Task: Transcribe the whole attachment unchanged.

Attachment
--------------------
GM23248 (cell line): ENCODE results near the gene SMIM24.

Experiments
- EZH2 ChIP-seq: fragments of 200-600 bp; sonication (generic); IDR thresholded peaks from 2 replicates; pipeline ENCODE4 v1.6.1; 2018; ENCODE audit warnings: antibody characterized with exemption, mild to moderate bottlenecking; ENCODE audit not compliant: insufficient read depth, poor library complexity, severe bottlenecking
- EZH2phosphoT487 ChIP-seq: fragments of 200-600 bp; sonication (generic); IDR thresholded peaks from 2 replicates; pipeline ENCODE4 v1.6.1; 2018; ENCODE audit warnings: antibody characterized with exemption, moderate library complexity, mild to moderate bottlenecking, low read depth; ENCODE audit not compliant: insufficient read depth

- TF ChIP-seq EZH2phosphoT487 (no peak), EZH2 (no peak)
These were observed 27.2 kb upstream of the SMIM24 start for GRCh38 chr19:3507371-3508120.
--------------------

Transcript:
GM23248 (cell line): ENCODE results near the gene SMIM24.

Experiments
- EZH2 ChIP-seq: fragments of 200-600 bp; sonication (generic); IDR thresholded peaks from 2 replicates; pipeline ENCODE4 v1.6.1; 2018; ENCODE audit warnings: antibody characterized with exemption, mild to moderate bottlenecking; ENCODE audit not compliant: insufficient read depth, poor library complexity, severe bottlenecking
- EZH2phosphoT487 ChIP-seq: fragments of 200-600 bp; sonication (generic); IDR thresholded peaks from 2 replicates; pipeline ENCODE4 v1.6.1; 2018; ENCODE audit warnings: antibody characterized with exemption, moderate library complexity, mild to moderate bottlenecking, low read depth; ENCODE audit not compliant: insufficient read depth

- TF ChIP-seq EZH2phosphoT487 (no peak), EZH2 (no peak)
These were observed 27.2 kb upstream of the SMIM24 start for GRCh38 chr19:3507371-3508120.